The more often you work out, the more effective your COVID-19 vaccination will be, a new study suggests.
Fully vaccinated folks who clocked high weekly levels of physical activity were nearly three times less likely to land in the hospital with COVID, compared to those who got the jab but didn't exercise often, researchers found.
"The findings suggest a possible dose response, where high levels of physical activity were associated with higher vaccine effectiveness," said the researchers led by Dr. Jon Patricios, from Wits Sport and Health (WiSH) and School of Clinical Medicine at the University of the Witwatersrand in Johannesburg-Braamfontein, South Africa. The study was published Oct. 24 in the British Journal of Sports Medicine.
"Public health messaging should encourage physical activity as a simple, cost-effective way of enhancing vaccine effectiveness to mitigate the risk of severe COVID-19 illness requiring hospital admission," the researchers added in a journal news release.
For the study, researchers analyzed medical records for nearly 200,000 health care workers belonging to a medical insurance plan with benefits or promotions that required them to wear an activity tracker.
Participants were placed in three different physical activity categories -- high, medium or low -- based on the average weekly amount they worked out during the two years prior to the start of the study.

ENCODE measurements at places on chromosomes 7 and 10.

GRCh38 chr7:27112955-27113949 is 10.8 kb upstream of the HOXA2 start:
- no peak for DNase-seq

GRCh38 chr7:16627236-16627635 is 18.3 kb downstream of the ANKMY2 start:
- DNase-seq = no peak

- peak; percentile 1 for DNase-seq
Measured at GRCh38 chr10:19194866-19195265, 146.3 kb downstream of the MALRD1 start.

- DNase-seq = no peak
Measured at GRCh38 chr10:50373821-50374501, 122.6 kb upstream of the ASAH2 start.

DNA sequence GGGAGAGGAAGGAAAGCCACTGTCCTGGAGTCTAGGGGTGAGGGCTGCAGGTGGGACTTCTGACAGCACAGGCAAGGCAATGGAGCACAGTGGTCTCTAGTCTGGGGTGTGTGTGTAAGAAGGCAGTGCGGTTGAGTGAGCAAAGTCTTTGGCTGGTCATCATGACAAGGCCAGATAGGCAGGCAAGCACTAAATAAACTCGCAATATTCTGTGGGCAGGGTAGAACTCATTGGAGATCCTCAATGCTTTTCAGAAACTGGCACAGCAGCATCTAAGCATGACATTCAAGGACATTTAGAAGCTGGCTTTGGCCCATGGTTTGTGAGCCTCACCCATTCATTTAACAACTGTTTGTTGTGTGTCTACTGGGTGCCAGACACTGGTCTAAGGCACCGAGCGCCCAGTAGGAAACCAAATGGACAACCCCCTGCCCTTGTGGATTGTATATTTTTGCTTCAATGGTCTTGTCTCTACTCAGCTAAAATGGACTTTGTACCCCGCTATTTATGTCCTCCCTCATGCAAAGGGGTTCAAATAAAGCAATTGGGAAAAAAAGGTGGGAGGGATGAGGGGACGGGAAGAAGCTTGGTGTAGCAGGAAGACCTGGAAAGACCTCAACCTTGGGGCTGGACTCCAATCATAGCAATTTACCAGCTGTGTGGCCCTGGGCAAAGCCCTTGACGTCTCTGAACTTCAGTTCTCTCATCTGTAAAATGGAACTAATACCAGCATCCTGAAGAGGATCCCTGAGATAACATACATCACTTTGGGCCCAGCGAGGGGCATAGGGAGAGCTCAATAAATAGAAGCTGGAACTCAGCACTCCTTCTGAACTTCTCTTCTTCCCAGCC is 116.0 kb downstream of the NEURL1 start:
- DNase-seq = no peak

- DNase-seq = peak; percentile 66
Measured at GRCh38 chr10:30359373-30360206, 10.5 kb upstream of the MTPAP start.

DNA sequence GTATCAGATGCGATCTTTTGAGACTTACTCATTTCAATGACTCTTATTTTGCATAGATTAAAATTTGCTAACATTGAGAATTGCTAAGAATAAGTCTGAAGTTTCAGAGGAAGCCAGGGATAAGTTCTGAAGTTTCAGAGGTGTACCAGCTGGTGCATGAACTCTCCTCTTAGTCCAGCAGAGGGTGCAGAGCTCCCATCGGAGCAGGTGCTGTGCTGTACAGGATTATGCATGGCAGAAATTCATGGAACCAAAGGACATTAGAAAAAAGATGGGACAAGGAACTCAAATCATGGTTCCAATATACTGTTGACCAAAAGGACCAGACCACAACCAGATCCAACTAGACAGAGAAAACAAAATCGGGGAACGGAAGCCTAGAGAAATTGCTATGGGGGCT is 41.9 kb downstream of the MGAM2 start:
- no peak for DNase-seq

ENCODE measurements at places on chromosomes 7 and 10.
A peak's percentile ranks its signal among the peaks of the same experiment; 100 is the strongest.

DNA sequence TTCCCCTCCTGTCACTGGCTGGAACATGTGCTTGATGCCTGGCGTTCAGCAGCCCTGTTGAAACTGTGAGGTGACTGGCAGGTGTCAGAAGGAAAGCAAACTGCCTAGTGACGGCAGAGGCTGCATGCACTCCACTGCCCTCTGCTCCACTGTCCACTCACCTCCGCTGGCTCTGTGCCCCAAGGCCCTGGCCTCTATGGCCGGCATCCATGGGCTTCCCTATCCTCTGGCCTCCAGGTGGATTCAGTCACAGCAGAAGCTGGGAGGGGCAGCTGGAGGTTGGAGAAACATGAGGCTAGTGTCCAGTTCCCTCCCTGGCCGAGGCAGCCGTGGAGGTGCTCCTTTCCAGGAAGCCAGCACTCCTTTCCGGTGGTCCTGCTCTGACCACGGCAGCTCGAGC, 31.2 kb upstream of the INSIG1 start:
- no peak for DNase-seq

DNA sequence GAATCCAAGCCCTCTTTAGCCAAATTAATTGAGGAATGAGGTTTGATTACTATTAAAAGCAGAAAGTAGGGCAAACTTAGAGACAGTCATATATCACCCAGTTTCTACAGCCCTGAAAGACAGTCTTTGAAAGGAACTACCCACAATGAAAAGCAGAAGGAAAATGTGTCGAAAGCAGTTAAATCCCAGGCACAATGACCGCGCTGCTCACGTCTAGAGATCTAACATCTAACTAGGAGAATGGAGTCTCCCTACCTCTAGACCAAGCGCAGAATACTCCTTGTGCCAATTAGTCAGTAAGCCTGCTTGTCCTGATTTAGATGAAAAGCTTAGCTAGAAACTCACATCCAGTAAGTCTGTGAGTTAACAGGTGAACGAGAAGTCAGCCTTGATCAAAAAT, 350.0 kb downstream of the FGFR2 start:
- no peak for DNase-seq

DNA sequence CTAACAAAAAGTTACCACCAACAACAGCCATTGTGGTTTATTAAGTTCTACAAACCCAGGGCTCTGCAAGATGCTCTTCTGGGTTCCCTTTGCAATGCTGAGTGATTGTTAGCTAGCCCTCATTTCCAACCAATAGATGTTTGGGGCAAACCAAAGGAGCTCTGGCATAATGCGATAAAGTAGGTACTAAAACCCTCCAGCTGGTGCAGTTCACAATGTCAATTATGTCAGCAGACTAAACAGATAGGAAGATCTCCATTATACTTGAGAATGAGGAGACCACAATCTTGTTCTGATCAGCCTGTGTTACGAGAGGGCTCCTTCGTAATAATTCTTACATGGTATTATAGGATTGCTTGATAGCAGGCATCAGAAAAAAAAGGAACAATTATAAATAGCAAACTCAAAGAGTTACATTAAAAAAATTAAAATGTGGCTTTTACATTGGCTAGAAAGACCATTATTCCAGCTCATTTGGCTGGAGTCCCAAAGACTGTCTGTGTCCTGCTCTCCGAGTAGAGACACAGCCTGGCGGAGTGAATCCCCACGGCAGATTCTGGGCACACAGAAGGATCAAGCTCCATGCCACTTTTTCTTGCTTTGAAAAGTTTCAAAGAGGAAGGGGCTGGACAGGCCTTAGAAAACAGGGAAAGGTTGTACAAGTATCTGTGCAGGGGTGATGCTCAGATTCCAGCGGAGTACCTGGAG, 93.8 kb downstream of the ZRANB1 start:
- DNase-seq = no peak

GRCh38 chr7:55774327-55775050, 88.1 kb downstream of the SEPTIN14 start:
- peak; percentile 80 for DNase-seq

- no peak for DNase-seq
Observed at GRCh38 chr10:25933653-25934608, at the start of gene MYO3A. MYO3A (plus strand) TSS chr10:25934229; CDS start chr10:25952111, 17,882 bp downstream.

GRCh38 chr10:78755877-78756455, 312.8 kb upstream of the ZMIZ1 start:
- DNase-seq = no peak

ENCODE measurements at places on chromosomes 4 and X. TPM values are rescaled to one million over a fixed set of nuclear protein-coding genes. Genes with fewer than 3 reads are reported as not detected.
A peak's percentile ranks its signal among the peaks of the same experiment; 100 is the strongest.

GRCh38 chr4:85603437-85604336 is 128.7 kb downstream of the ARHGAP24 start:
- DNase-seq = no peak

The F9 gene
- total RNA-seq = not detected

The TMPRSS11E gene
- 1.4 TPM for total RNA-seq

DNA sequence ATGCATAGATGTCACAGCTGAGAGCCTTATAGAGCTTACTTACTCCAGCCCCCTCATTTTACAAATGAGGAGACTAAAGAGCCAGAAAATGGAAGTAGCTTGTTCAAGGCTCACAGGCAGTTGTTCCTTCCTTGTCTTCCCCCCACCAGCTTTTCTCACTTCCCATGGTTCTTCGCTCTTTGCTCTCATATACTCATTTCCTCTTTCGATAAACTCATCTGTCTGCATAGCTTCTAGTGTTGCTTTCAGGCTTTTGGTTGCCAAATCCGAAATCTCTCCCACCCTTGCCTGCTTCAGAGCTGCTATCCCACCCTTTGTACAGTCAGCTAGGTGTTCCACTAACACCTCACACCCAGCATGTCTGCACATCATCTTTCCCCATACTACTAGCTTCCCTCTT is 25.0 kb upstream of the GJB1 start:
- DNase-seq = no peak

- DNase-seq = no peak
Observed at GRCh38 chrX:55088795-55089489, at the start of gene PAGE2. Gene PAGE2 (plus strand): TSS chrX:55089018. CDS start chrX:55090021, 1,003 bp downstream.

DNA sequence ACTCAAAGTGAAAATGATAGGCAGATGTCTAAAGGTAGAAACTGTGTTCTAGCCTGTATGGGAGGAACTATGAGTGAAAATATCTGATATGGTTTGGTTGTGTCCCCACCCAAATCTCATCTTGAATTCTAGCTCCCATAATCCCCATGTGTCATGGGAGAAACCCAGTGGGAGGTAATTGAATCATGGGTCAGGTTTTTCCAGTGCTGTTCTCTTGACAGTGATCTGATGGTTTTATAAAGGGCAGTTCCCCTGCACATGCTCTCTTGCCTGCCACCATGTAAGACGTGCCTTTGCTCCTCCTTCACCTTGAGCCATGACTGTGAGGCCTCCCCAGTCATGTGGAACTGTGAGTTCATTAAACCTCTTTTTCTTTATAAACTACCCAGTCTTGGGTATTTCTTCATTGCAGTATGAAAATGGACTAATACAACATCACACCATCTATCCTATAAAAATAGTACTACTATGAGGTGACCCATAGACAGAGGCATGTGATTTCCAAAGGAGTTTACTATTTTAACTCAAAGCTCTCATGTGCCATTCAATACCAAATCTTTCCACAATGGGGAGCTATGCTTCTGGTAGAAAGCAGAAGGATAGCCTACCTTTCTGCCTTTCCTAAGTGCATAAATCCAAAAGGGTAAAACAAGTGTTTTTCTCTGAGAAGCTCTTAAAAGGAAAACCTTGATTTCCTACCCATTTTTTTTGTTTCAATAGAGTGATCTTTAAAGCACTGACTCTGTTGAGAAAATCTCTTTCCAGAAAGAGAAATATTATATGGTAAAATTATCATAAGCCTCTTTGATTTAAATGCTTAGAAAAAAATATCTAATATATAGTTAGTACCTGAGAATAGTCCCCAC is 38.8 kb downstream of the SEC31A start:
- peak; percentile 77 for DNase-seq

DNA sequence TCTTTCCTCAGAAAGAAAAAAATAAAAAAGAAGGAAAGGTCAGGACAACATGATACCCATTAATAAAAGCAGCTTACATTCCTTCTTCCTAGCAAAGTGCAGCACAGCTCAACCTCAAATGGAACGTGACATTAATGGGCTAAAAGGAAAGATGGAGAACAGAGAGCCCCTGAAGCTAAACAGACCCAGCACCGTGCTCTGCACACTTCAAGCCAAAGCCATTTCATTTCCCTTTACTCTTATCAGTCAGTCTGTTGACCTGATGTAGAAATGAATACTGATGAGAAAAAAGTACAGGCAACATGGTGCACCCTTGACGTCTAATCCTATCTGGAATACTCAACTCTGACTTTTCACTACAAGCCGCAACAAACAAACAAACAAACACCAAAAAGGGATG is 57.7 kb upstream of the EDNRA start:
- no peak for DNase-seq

The research team then tracked the outcomes of those who contracted COVID.
High-level exercisers who got more than 150 minutes of physical activity every week were 86% less likely to have a case of COVID contracted following their vaccination land them in the hospital, researchers found.
Likewise, people who averaged 60 to 149 minutes of physical activity weekly -- the medium category -- had a 72% reduced risk of hospitalization from COVID.
But the vaccine was only 60% effective in those with the lowest levels of exercise, under 60 minutes a week, researchers found.
It's not clear why physical activity might enhance COVID vaccination, the researchers wrote.
Exercise might cause the body to produce more antibodies in response to the vaccine, or prompt the immune system to be sharper in detecting and attacking the coronavirus, they said.
The U.S. Centers for Disease Control and Prevention has more about COVID-19 vaccination.
SOURCE: British Journal of Sports Medicine, news release, Oct. 24, 2022